President Barack Obama and his party in Congress are attempting to dig this country so deep into debt that we may not be able to climb out. This is a strong and resilient country, but we wouldn’t be the first great nation to bankrupt ourselves.
Four months ago, while the Democrats were hatching their health-care behemoths, only policy wonks noticed a report issued by the Social Security and Medicare trustees. It showed that the combined unfunded liability of the two programs has now reached $107 trillion. That’s seven times the size of the U.S. economy, and it could go higher, as Medicare and Medicaid spending have consistently increased 2.5 percentage points faster than per capita GDP since 1970.
Just to pay for these programs — excluding everything else the government does — the federal government would have to collect one-third of the earnings of every American by 2054. That, or cut benefits.
This is a government-created vise. But like a neurotic who can never perceive the self-inflicted nature of his troubles, Democrats cannot or will not see that much of what is wrong with America’s health-care system is government-caused. The patient has a 104-degree fever and Dr. Democrat is prescribing heating pads. The bills under consideration in the House and Senate would cost taxpayers more than $3 trillion over the first 10 years of their existence. They will burden the entire U.S. economy with new and onerous taxes, stifle medical advances, diminish the quality of care, and even then will not cover all of the uninsured.
The Obama administration has howled its indignation at what it calls “lies” about “death panels” and other aspects of reform. Yet everything about the Democrats’ overhaul plans is grounded in distortions and misrepresentations.
Democrats and their foot soldiers in the media gave wide circulation to the Harvard study suggesting that a lack of health insurance causes 45,000 annual deaths. What they didn’t tell you was that the study was the work of Physicians for a National Health Program, an advocacy group for a single-payer system. The survey was flawed in many respects, but the authors themselves acknowledged the most salient: “Unmeasured characteristics (i.e., that individuals who place less value on health eschew both health insurance and healthy behaviors) might offer an alternative explanation for our findings.”
It’s simply not true that we are paying twice as much as any other industrialized nation and yet getting worse care. As this column and others have noted, the most common metrics used to compare U.S. health outcomes with those of other countries are life expectancy and infant mortality. Both are fatuous comparisons. The United States has a high murder rate, for example, which influences life expectancy statistics, not to mention an obesity epidemic. We also have more teenagers giving birth. And we count infant deaths differently from many other countries, including even the most severely premature babies in our statistics.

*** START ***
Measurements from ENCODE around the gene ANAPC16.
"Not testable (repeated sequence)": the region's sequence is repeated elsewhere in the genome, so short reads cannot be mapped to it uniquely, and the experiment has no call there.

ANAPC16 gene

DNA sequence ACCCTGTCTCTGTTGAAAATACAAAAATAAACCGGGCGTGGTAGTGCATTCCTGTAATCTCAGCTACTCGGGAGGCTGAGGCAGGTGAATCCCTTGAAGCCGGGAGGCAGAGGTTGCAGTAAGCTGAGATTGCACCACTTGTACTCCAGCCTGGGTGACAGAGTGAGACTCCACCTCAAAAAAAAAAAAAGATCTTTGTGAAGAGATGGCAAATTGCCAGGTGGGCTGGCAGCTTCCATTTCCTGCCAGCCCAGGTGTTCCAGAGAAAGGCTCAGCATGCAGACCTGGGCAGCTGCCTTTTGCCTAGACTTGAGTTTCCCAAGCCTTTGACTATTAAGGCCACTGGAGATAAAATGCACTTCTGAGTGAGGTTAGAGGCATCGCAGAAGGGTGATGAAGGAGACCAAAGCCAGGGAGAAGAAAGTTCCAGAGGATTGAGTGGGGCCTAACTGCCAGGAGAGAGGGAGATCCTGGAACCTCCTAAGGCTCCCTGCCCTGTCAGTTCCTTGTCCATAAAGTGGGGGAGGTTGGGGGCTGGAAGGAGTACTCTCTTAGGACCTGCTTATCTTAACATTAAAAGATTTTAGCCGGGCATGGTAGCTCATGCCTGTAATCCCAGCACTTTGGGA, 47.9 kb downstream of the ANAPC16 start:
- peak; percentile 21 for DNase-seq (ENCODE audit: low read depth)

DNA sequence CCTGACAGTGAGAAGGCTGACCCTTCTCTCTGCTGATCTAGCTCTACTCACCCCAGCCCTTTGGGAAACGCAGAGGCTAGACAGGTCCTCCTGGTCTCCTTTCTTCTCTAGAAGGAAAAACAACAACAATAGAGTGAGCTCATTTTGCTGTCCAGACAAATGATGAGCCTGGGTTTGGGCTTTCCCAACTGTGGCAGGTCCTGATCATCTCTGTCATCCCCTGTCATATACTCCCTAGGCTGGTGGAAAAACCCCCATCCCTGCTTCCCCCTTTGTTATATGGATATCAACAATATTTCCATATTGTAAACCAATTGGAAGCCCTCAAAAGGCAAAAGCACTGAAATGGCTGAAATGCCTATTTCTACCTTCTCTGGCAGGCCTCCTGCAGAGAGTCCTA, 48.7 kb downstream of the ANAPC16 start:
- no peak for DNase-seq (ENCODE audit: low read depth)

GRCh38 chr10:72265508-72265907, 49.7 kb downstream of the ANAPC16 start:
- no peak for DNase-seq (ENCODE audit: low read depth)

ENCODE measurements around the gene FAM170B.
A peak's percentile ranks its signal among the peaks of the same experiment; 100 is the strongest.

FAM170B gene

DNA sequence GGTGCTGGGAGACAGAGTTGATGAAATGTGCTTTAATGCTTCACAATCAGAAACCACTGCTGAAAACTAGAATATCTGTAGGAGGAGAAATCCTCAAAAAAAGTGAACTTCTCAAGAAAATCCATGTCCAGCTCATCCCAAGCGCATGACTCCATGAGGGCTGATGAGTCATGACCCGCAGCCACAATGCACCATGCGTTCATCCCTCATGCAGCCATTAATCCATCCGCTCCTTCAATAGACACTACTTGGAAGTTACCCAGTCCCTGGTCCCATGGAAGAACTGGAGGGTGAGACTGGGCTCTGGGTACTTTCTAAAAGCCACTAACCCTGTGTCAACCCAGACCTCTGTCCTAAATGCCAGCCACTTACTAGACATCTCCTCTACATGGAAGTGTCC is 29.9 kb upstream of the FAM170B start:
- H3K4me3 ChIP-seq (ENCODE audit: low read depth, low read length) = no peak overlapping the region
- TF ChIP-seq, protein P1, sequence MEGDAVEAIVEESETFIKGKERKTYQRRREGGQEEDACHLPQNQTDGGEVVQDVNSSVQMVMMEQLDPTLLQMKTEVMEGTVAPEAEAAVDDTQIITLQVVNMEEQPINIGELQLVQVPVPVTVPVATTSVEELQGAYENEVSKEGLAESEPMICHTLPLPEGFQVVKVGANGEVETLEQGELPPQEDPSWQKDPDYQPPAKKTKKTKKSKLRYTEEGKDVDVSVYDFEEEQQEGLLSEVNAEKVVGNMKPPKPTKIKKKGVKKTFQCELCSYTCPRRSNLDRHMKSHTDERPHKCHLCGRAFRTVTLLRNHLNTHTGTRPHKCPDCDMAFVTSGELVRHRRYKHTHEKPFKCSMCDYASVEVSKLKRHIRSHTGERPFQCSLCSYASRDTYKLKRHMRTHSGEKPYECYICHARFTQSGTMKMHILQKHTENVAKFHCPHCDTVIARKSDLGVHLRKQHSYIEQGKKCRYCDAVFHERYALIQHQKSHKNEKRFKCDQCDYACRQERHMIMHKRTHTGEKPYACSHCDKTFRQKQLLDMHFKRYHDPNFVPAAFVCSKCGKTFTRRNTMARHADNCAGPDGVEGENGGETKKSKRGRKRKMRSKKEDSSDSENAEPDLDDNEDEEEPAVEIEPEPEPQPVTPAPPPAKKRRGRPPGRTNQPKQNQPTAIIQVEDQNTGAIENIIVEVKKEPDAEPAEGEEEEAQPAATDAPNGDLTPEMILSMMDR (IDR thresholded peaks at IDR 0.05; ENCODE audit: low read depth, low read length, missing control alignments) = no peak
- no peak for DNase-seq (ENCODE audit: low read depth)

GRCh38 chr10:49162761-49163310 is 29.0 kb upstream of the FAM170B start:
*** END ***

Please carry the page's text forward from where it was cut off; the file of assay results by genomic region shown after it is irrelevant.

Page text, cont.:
When you compare survival rates after a cancer diagnosis — a much better gauge of health-care quality — the United States leads the world.
Are we spending too much on health care? Well, that much is true. But again, Democrats refuse to see that government incentives contributed to the problem. Making health insurance plans deductible for employers but not for individuals has encouraged a “third-party payer” system that insulates people from the cost of their care. Surprise! This leads to overconsumption.
By encouraging a free-for-all liability system (half of all doctors are sued at least once) that enriches their chief donors, the trial lawyers, the Democrats have added billions to the cost of medical care by forcing doctors to practice defensive medicine.
Further, governments have jacked up the price of medical insurance by piling mandates on insurance companies, forcing them to cover everything from psychotherapy to IVF. Some states permit companies to sell basic catastrophic coverage, and it’s quite affordable. If the government permitted interstate sales of health insurance, nearly everyone would be able to find affordable plans. But rather than consider a reform that would bring health insurance rates down, House Speaker Nancy Pelosi prefers to demonize insurance companies as “villains,” while President Obama rails at them for “holding us hostage.”
Having misdiagnosed what ails us, the Nurse Ratched Democrats are now poised to administer their remedy. To fix an overly bureaucratic, regulated and entitlement-heavy system, the Democrats are delivering much, much more of the same. If we were facing a likely fiscal train wreck before Obama took office, we are facing a certainty now.